The sun was setting, as the train sped past Ankapalli station. The paddy fields, green till infinity swayed in the light breeze, the setting sun painted a golden hue accross the sky, the hills just beyond, played with your vision, purple images of hills, flirted alternately with your belief and disbelief that they exist. And, through the other window, the long highway that jogs parallely with the tracks, and a lone bus, overflowing to the brim chugging along, falling behind the train continuously, till you lose sight of it, and just beyond that, a temple atop a small hill, with lighting on it, a carnival about to begin. And, all this, seen through the muted doors of the AC coach, with a slow periodic AC hum in the background, and a muffled sound of the train speeding. It almosts disconnects one from the scenery around, until, another train shouts past, and the increasing horn of the other train, and the noises of the other train speeding, revives you.

Over the din of such a train going in the oppositte direction, he proposed to her. The train went past, and once again, the disbelief of the coach set in. The disbelief reflected on her face, as she asked him to leaver her alone.

Later in the night, Vishakapatnam came and went. The train reversed directions there. Suddenly, you feel that it is retracing the route back to Madras, undoing the journey of the day in the night, but then, there is no undoing. It just goes on a new path, and the older one moves farther and farther away.

Late in the night, he was standing by the door of his S-6, smoking his last ciggarette for a month (his parents did not know about it). Inside, people settled in to sleep, trying to forget the heat of the resin berths that they were on, trying first,to be oblivious of the sound of the train speeding, and slowly sleeping to the periodicity of the sound, and then to be rudely awakened, when the train pulls into the station and the sound dies. The night lamps were on, and except for the bright light at the two ends of the coach, everything inside was dark.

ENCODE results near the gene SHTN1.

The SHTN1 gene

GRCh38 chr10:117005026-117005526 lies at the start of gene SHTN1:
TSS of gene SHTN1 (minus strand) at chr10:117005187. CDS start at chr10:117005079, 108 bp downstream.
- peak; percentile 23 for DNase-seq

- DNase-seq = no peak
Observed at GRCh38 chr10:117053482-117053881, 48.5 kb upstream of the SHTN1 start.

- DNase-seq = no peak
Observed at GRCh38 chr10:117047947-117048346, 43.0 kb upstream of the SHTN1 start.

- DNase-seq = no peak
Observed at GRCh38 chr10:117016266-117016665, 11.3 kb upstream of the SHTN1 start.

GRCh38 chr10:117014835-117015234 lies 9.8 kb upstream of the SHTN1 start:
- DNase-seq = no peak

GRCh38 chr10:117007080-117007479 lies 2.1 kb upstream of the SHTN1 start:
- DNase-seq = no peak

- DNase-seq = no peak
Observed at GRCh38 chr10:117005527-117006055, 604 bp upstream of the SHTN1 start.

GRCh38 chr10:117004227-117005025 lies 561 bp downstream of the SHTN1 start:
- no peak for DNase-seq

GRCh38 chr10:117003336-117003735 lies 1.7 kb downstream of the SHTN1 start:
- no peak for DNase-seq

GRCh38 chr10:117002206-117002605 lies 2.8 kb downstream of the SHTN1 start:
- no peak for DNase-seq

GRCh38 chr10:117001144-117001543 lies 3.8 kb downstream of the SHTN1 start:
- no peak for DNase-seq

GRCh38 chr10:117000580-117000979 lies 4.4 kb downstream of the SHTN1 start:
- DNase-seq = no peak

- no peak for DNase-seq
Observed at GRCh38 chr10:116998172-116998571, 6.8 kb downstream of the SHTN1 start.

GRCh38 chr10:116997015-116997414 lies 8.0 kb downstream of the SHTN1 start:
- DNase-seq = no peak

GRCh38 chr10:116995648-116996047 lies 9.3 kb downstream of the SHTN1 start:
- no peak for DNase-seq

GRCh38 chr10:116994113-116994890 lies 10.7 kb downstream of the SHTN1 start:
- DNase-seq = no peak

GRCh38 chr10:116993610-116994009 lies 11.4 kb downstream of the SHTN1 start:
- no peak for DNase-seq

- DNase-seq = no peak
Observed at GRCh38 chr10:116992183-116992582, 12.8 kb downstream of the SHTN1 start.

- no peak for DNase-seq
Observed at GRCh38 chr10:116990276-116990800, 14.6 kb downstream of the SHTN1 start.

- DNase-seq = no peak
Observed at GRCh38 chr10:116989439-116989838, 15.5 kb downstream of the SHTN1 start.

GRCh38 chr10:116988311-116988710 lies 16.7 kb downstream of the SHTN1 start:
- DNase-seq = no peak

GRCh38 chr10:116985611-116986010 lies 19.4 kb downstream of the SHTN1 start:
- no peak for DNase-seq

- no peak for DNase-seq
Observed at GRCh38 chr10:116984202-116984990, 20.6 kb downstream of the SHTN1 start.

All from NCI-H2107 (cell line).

Everything outside was dark too. Darkness engulfed the feeble attempts of the moon and the billion stars to brighten the night. Darkness engulfed the paddy fields, and the road, and the hills far away. And the bright lights of the town far away, looked surreal, out of place. Periodically, small stations flashed by, with just a light on the name of the station, indicating the exsistence of a village.

He stared into the darkness, and tried to figure out the fields and the houses. He stared into the darkness and searched for meaning. She came to him, and told him, casually, matter-of-factly, that she does not reciprocate his feelings, the she had never thought him to be anything else but a friend. She walked away, as he continued to gaze into the darkness.

As he dressed up, he wondered, about the feeble attempts at forging the relationship again, till, one day, he (and her) just stopped trying. His life, also, tried to retrace back, but was foreced to go on a different path.

He put the diary back inside, stuffed the memories back in, put on the smile. And, convinced himself that he had to be happy. Afterall, it was Pentane’s wedding. Pentane was marrying his best friend for God knows how long, and as he backed his car out of the driveway, he pondered, once again at the question.

What/ Where is the line between good friends, best friends and that someone special?

  1. #1 by Anu on October 15, 2008 - 8:48 pm

    is it really Fiction?? Very well done, sounded real..